For the Sun Times
All Doreen Williams-Freeman was looking for was some direction.
What she found was a hobby that eventually led to the Galt Museum and Archives’ newest official feature.
While living in Montana several years ago, she had been gaining an interest in landscaping but wasn’t sure on what exactly to focus her life. And whenever Williams-Freeman feels unsure about anything, she prays.
She had been building gardens and then asked in prayer for a sign on what type to construct.
“I went to a powwow in Missoula and the first place I went to was the vendors,” says Williams-Freeman, who herself sells various crafts during such events. “The very first thing I see was a book on medicine wheel gardening and I thought, ‘Oh my, that’s what I need to do.’
“I rushed home after the powwow and the next day went and picked out my rocks and then built the first medicine wheel garden in Coram, Mont. When I moved back (to Alberta) in 2006, I thought a garden would be such a nice representation for natives.”
A medicine wheel garden is a time-honoured place of ceremony, used by First Nations people for as long as 5,500 years. Rocks, stones and plants are formed in a circle where sacred ceremonies of celebration, healing and tranquility are performed.
The circles were said to contain the collective energy of those who used them. The word “medicine” was used in reference to coming back into balance and harmony with the various cycles of life and not in the context it is often used today.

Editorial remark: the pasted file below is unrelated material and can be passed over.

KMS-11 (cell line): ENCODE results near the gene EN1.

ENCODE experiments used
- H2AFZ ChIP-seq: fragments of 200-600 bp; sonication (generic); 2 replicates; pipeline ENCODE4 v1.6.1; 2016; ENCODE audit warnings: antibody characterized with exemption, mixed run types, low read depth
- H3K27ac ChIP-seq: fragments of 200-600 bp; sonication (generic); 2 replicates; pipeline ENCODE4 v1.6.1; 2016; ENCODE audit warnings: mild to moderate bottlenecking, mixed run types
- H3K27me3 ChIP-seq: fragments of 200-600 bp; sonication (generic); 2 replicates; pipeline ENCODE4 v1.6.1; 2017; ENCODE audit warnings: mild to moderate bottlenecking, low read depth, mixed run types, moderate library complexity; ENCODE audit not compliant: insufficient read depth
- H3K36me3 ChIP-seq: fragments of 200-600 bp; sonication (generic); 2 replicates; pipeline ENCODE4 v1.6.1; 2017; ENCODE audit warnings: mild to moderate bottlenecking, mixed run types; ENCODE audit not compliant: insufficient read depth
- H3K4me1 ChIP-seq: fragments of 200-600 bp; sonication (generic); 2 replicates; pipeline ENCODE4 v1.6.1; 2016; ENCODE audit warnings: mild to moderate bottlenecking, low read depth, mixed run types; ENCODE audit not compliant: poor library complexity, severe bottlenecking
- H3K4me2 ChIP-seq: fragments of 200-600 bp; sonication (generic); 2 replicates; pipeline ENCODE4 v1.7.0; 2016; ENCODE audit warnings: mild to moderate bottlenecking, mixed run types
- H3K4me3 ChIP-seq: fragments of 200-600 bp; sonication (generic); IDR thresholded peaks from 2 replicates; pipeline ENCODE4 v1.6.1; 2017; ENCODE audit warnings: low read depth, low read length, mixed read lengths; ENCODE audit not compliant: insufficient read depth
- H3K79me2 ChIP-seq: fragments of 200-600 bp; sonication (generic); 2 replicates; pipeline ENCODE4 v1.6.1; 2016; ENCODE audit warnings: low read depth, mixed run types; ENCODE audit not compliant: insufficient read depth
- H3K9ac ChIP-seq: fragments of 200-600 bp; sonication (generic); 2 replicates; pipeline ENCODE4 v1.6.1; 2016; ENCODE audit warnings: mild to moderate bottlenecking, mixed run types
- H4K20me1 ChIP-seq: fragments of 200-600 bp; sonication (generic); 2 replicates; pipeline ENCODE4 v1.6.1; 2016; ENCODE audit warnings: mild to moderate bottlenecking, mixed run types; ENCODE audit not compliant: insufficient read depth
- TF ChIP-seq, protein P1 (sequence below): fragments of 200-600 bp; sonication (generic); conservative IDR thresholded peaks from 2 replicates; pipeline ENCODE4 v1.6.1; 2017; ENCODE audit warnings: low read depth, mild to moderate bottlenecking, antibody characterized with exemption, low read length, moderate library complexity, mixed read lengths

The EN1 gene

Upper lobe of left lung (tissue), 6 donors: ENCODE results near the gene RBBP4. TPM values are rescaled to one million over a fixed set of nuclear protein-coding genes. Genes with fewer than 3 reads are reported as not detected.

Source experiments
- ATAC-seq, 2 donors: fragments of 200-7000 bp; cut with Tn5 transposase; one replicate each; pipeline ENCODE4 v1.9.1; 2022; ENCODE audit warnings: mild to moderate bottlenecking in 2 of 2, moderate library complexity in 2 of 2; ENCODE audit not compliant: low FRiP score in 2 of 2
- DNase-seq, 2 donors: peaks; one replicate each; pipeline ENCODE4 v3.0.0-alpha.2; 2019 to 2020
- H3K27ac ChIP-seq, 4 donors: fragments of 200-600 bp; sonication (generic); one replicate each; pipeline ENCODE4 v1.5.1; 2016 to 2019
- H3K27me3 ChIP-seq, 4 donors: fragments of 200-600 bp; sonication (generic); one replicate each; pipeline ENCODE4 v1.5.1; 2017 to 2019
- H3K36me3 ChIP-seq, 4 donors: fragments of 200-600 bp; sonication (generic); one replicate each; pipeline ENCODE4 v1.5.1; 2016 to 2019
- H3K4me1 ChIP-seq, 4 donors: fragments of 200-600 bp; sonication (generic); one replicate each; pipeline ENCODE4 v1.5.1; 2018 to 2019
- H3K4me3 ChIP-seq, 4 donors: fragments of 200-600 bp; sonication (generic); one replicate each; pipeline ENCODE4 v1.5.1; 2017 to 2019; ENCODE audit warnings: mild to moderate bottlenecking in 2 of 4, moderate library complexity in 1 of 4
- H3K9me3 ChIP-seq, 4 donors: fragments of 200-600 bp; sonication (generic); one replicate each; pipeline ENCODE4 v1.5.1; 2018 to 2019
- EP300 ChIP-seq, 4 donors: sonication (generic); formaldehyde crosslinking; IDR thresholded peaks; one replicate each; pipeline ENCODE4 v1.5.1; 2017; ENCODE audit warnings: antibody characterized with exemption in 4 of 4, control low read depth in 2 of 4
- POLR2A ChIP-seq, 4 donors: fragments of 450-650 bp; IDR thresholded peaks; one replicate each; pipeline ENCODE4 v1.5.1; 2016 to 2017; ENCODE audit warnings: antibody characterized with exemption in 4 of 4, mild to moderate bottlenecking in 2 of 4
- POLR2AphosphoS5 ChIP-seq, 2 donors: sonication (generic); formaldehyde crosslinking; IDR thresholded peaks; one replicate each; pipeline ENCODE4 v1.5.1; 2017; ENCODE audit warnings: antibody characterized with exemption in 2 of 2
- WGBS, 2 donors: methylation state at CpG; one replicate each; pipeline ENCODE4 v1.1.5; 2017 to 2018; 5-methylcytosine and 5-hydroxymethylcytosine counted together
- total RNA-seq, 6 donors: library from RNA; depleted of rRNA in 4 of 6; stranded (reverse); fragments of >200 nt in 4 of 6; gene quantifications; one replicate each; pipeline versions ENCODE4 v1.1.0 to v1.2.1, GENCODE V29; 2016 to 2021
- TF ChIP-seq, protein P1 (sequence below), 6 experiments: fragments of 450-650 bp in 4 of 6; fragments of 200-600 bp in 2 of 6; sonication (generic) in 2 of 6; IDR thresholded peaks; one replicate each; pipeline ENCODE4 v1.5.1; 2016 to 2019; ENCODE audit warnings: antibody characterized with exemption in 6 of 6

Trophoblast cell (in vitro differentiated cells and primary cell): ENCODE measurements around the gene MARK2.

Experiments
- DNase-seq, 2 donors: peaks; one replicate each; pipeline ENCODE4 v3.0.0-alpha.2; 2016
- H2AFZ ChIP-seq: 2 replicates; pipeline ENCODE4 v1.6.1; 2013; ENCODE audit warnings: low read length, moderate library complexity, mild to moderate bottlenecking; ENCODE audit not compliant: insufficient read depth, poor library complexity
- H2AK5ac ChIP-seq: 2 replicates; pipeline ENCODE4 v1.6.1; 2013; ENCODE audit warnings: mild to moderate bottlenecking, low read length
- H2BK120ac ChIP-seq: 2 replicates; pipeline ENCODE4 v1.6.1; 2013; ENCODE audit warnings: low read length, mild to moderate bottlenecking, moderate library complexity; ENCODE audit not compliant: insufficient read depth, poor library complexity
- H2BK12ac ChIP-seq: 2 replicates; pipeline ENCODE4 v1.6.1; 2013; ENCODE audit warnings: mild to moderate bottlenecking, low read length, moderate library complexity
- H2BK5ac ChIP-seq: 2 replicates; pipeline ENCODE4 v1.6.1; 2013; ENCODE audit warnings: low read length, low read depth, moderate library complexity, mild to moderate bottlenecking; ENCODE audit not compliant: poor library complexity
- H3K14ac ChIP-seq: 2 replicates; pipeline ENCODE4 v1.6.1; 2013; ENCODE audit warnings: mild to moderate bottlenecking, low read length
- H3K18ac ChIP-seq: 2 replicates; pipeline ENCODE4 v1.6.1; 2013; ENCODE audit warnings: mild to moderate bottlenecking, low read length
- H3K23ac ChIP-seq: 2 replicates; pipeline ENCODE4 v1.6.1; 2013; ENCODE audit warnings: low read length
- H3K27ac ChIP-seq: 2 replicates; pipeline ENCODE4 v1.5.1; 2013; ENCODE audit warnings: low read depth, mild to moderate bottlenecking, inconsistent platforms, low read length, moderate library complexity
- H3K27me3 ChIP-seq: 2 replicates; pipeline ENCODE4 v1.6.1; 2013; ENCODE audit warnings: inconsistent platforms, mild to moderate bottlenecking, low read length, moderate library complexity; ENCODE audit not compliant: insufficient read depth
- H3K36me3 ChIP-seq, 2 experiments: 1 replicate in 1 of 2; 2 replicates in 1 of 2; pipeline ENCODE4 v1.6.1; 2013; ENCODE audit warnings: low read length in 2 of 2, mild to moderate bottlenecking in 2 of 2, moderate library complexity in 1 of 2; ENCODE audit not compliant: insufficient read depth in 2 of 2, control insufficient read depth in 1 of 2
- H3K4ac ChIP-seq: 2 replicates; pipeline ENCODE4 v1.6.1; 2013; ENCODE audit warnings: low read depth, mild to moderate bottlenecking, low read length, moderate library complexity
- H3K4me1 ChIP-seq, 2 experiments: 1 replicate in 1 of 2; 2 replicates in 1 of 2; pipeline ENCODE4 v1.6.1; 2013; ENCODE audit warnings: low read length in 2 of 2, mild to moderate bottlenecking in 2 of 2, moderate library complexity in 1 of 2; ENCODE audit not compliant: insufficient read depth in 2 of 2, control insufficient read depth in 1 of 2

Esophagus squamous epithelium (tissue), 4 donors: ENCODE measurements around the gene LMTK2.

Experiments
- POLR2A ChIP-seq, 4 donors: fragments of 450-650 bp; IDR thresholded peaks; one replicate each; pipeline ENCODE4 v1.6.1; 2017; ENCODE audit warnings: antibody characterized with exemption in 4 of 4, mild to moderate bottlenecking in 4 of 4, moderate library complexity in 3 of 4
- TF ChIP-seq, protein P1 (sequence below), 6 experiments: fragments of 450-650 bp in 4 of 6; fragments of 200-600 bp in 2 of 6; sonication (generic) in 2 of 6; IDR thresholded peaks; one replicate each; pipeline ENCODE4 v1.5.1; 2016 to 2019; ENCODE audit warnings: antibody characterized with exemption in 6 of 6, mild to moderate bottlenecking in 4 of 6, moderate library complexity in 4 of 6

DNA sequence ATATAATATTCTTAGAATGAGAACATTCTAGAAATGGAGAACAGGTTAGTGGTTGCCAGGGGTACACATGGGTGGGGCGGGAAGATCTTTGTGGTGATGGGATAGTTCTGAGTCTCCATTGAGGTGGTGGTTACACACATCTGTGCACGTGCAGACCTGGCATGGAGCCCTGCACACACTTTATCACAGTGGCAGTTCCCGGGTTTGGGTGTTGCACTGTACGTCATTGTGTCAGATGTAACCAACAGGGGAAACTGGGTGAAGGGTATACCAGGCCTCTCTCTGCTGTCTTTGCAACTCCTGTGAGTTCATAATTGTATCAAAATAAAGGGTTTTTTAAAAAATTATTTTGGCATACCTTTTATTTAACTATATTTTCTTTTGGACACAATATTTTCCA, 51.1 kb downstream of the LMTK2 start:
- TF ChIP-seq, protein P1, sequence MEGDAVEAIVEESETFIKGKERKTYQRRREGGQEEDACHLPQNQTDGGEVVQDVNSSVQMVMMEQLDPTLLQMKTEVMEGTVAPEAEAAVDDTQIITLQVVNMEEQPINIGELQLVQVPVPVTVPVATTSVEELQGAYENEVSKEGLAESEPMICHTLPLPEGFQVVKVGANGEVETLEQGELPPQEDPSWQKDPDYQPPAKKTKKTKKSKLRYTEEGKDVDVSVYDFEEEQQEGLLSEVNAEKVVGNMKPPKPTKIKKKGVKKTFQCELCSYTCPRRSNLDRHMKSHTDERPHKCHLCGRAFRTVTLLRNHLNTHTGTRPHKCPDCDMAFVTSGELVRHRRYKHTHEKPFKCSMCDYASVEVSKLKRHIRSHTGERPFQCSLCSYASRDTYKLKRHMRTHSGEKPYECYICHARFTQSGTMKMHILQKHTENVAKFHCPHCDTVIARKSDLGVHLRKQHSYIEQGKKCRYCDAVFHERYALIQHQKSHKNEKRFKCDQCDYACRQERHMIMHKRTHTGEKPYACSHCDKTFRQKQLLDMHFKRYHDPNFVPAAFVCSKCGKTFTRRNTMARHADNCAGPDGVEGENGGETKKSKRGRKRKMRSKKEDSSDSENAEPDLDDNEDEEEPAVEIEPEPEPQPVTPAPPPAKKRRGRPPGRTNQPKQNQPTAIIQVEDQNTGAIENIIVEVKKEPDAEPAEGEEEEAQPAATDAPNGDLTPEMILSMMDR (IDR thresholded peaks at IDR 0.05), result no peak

Each garden is broken into four quadrants.
“Four was a very significant number for our forefathers,” says Williams-Freeman, who is behind the entire project. “The four seasons, the four colours of man, the four directions, the four elements. The medicine wheel signifies four different things and there is a concept everyone is using these days, which entails physical, mental, emotional and intellectual.
“It is a place where the natives can make an offering to the Creator. In return for your prayer, you receive a blessing.”
When Williams-Freeman decided to push for a medicine wheel garden in Alberta, she did so with several intentions. For one, she wanted to see something that represented all First Nations people, something everyone can be proud of.
But what she really wanted to accomplish with this garden was a uniting of sorts for native and urban culture.
“We just want everyone to know it’s there and it’s for everybody’s use,” she says. “It’s kind of a way to bridge the gap between natives and non-natives. It’s kind of like a community garden, where everyone can go donate plants or pull weeds or just help maintain it.”
Needing land before she could build, she approached various places around southern Alberta. Lethbridge — and more notably, the Galt — showed great interest from the outset and, even though it has taken three years, the garden is ready to be unveiled.
On June 21, from 11 a.m.–1 p.m., the Galt Museum, in partnership with the Lethbridge Aboriginal Council and Williams-Freeman, invites the public to celebrate National Aboriginal Day.
The festivities will include the official grand opening and blessing ceremony for Lethbridge’s medicine wheel garden. A hamburger barbecue will follow the short blessing and the Galt will be offering free admission to the public all day, as the ceremony also coincides with their current Blackfoot Shirts exhibit.
The garden sits on the coulee edge, well visible from anywhere in the Galt’s viewing gallery.